Seven Stories Press

Works of Radical Imagination


Translated by Margaret Lull Costa

Falling somewhere between Louisa May Alcott's Little Women and Federico Garcia Lorca's The House of Bernarda Alba, Hunting the Last Wild Man tells the story of Candela and her extended family of nine women. Our protagonist has had her disappointments in love and floats from one job to another, ending up at the local mortuary as an apprentice embalmer. There she can tuck herself away from the everyday hubbub of life's demands.

Late one night Candela finds she must work on the father of a gypsy clan, who has left instructions that he must be buried with his cane. Her days are changed forever when she discovers that the cane holds more than just the old man's wishes. With rich images suggestive of an Almodovar film, with emotional depth and intelligence, Vallvey explores the modern woman's cynicism, as Candela attempts to integrate an impossibly marvelous stranger into her life.


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“Vallvey's language is playful and inventive, the narrative well paced and involving. But although the plot is full of shocking little twists, it's Candela's voice that compels attention, more than the events that surround her. Her questing nature finds expression in funny and touching ways, making her an engaging heroine.”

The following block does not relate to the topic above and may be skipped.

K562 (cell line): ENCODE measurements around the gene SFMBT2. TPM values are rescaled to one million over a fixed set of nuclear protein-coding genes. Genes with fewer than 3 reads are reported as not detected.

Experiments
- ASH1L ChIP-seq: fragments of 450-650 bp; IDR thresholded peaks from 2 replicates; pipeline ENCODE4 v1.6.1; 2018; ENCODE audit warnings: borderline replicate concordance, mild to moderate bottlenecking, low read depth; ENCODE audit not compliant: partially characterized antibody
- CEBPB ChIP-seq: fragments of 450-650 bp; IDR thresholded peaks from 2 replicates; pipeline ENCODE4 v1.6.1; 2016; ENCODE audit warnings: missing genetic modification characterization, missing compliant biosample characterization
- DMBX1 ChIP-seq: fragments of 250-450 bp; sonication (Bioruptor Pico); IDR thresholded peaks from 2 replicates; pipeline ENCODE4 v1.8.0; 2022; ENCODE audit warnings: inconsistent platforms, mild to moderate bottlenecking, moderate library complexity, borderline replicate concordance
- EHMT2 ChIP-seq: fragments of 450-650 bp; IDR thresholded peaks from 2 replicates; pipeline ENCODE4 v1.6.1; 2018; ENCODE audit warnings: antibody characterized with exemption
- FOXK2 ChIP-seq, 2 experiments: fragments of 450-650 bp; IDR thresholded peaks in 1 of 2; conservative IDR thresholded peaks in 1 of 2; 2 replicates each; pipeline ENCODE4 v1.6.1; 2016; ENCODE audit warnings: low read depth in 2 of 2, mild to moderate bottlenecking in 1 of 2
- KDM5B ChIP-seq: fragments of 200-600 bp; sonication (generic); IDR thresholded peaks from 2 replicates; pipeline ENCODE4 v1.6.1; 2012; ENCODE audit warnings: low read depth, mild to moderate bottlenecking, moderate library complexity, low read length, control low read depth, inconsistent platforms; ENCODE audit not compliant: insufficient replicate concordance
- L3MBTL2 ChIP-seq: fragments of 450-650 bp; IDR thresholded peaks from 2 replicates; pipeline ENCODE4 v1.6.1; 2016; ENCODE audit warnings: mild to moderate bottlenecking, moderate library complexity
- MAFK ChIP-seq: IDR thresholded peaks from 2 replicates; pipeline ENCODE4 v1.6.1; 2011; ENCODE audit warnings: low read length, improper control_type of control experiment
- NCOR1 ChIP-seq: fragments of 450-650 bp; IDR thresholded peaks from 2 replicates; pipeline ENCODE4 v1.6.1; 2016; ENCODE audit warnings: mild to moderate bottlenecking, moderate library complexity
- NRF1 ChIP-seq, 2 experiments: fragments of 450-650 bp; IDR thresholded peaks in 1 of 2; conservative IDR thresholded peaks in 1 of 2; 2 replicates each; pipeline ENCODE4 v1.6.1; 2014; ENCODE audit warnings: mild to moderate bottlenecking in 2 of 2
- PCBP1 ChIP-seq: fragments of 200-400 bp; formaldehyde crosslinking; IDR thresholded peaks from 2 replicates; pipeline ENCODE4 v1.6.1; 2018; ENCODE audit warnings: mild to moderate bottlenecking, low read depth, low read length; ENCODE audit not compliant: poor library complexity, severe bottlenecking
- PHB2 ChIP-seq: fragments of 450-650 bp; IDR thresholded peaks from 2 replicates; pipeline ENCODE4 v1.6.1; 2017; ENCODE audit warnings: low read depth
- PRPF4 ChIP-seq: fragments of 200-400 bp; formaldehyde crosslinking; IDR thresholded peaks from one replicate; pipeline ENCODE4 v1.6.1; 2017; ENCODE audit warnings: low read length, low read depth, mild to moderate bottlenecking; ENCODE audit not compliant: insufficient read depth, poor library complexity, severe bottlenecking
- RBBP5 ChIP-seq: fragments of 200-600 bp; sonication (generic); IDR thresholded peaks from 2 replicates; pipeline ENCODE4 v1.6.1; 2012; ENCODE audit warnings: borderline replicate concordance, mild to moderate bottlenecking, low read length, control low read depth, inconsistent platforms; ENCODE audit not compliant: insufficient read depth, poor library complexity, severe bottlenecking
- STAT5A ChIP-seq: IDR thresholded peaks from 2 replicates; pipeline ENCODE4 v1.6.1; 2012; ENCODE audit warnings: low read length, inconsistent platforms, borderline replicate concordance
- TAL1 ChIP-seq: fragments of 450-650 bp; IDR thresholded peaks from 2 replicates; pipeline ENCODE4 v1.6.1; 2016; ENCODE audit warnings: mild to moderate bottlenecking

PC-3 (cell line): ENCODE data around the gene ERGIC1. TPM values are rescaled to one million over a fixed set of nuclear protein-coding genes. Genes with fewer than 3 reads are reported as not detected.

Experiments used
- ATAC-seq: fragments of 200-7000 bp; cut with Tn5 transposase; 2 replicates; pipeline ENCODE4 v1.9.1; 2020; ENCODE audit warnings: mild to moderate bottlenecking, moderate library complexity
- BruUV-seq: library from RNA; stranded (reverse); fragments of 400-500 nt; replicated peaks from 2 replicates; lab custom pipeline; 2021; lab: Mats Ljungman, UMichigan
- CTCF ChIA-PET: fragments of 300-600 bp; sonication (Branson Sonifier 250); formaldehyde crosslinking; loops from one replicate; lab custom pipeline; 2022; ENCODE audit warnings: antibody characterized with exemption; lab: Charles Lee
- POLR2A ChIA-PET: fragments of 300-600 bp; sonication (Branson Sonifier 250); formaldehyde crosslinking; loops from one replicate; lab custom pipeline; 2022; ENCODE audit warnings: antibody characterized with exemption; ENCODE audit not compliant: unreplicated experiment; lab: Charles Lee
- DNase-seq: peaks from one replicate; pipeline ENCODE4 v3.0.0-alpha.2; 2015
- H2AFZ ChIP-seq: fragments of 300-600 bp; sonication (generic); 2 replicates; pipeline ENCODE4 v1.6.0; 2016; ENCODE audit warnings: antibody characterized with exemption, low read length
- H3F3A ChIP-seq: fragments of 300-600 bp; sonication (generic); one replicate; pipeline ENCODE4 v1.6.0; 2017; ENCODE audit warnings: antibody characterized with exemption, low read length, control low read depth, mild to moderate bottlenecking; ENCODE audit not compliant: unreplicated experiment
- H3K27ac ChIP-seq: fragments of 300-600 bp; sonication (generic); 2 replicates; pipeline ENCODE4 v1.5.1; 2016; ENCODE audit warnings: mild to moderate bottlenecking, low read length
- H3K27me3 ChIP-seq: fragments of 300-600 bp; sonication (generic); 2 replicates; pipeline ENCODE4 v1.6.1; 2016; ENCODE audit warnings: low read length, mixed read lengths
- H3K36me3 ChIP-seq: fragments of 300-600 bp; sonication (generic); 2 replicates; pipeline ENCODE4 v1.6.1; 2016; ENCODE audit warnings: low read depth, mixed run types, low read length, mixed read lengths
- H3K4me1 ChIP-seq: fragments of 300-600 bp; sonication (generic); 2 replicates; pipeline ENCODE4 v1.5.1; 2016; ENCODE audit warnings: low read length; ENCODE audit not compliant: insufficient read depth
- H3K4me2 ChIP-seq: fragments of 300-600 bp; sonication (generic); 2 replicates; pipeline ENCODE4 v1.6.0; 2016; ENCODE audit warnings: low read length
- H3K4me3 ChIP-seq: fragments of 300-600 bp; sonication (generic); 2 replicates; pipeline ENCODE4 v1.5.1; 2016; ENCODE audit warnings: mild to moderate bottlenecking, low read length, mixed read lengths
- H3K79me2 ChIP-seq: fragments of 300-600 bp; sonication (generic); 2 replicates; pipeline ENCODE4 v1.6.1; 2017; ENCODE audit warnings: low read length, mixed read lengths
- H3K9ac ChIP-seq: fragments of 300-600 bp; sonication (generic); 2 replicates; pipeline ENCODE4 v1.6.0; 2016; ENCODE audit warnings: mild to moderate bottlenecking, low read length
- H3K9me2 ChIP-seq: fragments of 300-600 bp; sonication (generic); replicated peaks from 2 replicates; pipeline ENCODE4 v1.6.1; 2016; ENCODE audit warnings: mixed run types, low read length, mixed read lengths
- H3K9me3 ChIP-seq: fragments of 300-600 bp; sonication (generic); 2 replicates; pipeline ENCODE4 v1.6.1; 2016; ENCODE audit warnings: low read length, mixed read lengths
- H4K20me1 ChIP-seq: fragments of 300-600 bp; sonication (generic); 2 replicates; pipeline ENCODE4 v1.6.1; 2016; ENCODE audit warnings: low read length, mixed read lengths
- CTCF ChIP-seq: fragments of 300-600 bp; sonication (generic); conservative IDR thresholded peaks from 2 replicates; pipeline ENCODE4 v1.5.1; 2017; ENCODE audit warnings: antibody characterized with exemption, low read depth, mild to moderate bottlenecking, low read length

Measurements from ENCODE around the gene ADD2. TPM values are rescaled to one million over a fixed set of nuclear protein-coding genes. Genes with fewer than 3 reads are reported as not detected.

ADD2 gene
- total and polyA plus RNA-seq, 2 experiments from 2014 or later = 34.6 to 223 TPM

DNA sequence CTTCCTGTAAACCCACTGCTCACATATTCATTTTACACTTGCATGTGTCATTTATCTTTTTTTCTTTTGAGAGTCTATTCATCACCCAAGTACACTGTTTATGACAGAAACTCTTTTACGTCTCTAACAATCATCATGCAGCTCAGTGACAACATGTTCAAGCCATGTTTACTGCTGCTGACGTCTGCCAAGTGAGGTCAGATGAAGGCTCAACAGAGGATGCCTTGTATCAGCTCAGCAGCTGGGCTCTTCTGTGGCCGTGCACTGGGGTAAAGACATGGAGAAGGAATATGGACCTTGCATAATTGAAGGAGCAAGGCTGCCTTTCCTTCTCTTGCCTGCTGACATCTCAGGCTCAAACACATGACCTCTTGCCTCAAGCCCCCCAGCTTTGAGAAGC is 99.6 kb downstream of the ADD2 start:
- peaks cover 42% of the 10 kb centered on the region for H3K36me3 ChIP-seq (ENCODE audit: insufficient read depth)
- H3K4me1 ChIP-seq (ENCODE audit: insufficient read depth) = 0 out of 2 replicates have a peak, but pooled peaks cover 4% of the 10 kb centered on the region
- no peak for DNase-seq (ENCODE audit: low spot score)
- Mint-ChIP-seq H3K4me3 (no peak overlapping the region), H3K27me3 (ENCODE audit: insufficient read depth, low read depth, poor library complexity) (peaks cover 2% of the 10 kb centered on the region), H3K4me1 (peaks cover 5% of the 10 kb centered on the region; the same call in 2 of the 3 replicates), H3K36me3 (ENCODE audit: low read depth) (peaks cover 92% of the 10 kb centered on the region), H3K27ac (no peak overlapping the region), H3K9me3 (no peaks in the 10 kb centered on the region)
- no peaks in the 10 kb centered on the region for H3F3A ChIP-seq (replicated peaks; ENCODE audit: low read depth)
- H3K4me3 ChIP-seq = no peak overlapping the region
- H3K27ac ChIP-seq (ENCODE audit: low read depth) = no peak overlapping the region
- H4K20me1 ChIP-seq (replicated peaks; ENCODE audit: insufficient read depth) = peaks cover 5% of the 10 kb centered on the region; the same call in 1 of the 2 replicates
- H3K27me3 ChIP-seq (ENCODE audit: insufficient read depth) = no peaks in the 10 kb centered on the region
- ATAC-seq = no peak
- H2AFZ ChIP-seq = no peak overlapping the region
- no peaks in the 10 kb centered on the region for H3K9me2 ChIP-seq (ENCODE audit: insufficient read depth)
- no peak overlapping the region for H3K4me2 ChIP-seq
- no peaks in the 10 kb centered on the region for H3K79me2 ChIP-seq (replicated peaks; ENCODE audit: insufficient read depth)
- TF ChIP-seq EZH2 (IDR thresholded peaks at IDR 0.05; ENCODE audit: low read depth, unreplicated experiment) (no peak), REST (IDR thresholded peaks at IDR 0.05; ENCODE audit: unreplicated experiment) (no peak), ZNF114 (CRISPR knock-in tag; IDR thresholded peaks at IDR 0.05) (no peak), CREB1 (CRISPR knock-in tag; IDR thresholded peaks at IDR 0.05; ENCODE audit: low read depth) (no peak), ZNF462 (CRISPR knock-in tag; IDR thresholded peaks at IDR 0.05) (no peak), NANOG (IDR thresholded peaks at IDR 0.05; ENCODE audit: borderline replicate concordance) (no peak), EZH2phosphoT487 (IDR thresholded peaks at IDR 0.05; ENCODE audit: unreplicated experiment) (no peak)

“A humorous novel . . . worthy of an Almodóvar film.”


Angela Vallvey’s 1997 The Sentimental Life of Bugs Bunny, written for young adults, established her reputation in her native Spain. Since then she has received the 1998 Jaén Poetry Award for her El tamaño del universo (The Size of the Universe) and the prestigious Premio Nadal for Los estados carenciales (Needy States) in 2002. In 2008 her novel Muerte entre poetas (Death Among Poets) became a finalist for the Premio Planeta de Novela, the second-most financially valuable literary prize in the world behind the Nobel. Vallvey lives in Madrid.